The fact that this guy that he meets in the hood is now somebody that [Sugar] trusts shows how full circle he's come. The fact that Ben Donovan, who was Mariah's lawyer, is now giving him legal advice is fascinating, because this is somebody that he's never wanted to work with. The fact that Misty is kind of at odds because she's out of the circle to a certain extent — which is what that shot is about when that door closes on her — the fact that she, for the first time, is out of Luke's circle, the fact that Claire is gone, the fact that Bobby Fish is gone...The question is, is he going to realize that he needs people or is he now basically isolating himself because of the journey that he could potentially take?
You said before the season started that Mariah's storyline was something that you had very early on. Did you always know that you were going to kill her at the end of the season?
Coker:: I wouldn't say that we always knew we were going to kill her. I know I love Alfre Woodard. I knew that she is the kind of actress that would allow us to go anywhere because she can do anything. I think what it was was that if she was going to die, there would have to be a purpose. There would have to be a purpose in terms of her character and in terms of the characters that she affected.
Ultimately, it made sense. We could have just had Mariah go to jail, and then she still leaves the club to Luke's care, but then it's just like, "Okay, then you automatically know if you bring the circle back that she's going to get out of jail and cause more trouble, and that gets to be predictable. Whereas not only is her death unpredictable, it's the way she died, who did it blows you away — the same way that in Season 1, Cottonmouth's death was a rug-pull. I think, from the level of karma, having Tilda be the one to take Mariah out is going to shock other people as well, you know? The fact that Tilda really is Deadly Nightshade, I think, is just the kind of thing that is a great punch in terms of storytelling.
If you do get a Season 3, do you see Tilda stepping into that Mariah role? How do you plan to fill that hole if you get to continue with the story?
Coker: Well, her family legacy is that, so the question is, as we explored in Season 2, do you follow your family legacy? She calls herself Tilda Johnson, but is Tilda the last Stokes? That will be the question.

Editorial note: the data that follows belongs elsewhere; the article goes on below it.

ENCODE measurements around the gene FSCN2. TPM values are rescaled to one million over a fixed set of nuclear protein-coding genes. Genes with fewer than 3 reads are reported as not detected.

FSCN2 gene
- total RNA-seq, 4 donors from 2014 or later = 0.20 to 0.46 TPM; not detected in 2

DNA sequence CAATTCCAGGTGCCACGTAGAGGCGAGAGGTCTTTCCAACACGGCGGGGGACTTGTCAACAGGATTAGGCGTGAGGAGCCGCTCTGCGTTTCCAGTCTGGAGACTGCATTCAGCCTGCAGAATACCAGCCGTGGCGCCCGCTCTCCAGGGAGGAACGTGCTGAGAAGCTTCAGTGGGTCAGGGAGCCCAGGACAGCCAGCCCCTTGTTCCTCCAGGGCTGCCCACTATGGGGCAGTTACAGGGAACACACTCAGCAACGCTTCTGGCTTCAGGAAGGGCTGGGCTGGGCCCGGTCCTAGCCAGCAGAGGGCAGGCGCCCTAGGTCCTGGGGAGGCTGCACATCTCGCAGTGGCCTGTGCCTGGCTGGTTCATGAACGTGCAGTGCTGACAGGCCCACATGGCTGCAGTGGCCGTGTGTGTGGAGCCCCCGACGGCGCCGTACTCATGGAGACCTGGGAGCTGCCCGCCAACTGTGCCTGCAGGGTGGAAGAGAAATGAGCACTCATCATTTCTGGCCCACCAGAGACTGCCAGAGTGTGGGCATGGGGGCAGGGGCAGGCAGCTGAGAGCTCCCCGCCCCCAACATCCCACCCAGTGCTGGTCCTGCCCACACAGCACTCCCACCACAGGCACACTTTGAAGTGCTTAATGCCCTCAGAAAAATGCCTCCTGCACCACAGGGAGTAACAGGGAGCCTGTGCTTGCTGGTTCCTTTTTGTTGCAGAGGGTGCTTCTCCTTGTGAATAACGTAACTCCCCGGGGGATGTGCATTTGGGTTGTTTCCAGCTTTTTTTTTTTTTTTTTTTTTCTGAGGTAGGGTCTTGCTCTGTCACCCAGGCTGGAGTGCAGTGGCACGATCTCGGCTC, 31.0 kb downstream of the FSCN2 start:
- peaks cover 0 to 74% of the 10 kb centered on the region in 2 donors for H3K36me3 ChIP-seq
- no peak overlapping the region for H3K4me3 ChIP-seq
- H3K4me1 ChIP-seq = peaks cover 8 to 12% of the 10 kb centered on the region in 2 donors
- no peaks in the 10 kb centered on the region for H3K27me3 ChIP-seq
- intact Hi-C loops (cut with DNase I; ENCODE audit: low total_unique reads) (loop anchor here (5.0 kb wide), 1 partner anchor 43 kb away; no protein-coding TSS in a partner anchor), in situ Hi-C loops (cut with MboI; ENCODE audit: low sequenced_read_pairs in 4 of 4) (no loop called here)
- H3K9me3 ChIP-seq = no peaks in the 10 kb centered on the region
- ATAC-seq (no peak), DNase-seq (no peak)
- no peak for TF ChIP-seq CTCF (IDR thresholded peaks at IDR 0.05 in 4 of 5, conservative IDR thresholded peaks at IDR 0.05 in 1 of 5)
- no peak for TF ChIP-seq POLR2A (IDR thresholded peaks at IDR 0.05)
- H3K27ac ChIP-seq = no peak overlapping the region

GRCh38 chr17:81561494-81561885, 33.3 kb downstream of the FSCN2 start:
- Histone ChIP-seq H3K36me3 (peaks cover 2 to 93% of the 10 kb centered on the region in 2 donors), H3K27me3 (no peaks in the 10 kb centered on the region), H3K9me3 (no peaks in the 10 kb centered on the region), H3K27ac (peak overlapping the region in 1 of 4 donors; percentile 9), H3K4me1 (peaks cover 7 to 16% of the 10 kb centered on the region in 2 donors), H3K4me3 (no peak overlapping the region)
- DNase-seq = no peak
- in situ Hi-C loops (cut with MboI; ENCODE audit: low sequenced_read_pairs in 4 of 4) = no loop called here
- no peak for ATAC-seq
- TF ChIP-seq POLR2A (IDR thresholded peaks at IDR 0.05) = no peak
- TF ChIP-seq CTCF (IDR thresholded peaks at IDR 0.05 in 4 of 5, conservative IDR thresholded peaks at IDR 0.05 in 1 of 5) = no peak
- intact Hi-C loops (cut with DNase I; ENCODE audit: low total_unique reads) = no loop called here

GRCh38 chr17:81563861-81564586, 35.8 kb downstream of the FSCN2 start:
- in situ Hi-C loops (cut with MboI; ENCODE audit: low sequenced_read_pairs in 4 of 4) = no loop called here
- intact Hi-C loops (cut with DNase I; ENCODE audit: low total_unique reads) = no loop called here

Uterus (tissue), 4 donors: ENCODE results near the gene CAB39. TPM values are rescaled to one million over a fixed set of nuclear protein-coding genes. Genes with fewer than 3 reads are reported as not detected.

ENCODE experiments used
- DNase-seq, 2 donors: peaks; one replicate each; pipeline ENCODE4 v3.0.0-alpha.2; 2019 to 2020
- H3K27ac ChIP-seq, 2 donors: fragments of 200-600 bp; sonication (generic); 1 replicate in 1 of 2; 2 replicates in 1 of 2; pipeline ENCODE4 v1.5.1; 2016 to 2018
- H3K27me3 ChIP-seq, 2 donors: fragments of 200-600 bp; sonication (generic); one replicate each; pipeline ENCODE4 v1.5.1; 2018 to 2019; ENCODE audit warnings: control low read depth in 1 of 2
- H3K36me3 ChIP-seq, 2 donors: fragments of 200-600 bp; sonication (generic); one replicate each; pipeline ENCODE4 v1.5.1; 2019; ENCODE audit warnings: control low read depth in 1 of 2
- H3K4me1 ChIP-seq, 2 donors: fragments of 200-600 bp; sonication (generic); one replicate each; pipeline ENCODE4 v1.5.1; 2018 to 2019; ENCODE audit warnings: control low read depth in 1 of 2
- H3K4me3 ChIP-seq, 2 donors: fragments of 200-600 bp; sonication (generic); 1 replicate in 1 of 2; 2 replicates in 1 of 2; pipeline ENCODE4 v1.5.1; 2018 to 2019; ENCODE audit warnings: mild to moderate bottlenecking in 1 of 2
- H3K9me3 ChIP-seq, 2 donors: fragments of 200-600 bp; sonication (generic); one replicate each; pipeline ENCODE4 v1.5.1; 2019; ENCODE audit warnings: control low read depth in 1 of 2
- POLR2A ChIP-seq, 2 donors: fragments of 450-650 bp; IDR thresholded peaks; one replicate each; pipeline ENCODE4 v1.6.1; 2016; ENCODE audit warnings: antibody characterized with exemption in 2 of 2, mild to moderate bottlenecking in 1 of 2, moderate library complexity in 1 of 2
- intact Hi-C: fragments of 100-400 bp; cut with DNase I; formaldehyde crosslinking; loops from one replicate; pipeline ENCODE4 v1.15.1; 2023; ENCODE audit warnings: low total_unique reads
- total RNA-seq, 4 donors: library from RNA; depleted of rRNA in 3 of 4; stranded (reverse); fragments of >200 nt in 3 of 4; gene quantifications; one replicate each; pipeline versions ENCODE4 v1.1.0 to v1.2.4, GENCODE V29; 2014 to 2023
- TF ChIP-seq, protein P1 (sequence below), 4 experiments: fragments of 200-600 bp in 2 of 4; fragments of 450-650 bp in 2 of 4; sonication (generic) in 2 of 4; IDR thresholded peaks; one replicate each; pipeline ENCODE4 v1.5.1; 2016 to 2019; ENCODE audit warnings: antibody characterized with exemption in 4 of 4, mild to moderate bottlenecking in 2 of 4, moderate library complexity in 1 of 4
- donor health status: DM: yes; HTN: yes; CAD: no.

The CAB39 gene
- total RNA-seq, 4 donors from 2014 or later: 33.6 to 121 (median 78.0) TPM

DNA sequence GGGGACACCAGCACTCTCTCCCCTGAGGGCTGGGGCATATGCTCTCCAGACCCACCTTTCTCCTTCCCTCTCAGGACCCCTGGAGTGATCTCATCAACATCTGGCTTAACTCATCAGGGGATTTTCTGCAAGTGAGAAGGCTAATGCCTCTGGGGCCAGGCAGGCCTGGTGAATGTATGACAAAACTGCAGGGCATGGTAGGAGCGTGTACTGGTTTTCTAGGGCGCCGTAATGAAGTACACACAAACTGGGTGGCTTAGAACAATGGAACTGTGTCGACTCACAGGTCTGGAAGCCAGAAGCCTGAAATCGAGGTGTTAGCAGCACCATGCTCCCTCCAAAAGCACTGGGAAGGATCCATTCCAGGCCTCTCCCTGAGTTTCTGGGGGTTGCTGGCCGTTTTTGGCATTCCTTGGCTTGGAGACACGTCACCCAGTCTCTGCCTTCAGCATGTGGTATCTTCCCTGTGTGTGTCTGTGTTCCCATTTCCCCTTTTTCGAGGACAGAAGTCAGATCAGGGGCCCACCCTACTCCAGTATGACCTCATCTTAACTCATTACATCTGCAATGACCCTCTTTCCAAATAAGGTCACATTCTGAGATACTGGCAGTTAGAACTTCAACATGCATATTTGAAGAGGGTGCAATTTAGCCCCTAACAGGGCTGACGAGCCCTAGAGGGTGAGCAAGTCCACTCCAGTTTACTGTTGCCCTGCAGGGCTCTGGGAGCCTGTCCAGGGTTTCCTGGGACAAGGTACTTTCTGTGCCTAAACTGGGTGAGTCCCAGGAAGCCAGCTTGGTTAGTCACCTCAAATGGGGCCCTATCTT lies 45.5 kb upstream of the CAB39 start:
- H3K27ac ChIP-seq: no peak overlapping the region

Tilda does say a lot that she doesn't want anything to do with Mariah, she wants to keep completely out of that, but then she is very noticeably pissed off when Luke is bestowed Harlem's Paradise. What is the inspiration behind her being so mad that Luke's got the club? Coker: Going back to Hamlet, "The lady doth protest too much." It's always counterintuitive. If somebody is complaining so much about something, it's because they love something. As much as she complains about her mother and her family, her family tell her, "Look, this is our club and think about what it means to us before you make a decision as to whether or not you want to be around me ever again." And she does. The moment that Tilda sits down at Cornell's keyboard and sings, that's the moment that she — whether she realizes it or not — is embracing her family legacy.
We did see Shades get sent off to prison instead of Mariah. Does that mean there's still a chance for him to come back?
Coker: Theo Rossi is such an amazing actor. The thing I always talk about with Theo is, "If we get the opportunity to do a third season, what do we want to explore with you this season? Is it compelling enough?" We're not going to just bring anybody back just to bring them back. If we're lucky enough to get a third season, it's going to be about having a storyline that could somehow match the things that we were able to accomplish in Season 2. Because otherwise, if you just become a day player or contract player, the whole thing becomes by rote. We really want, as a writing staff, to create storylines that are going to compel and inspire out actors instead of it being another day at work
Luke Cage Season 2 is now streaming on Netflix.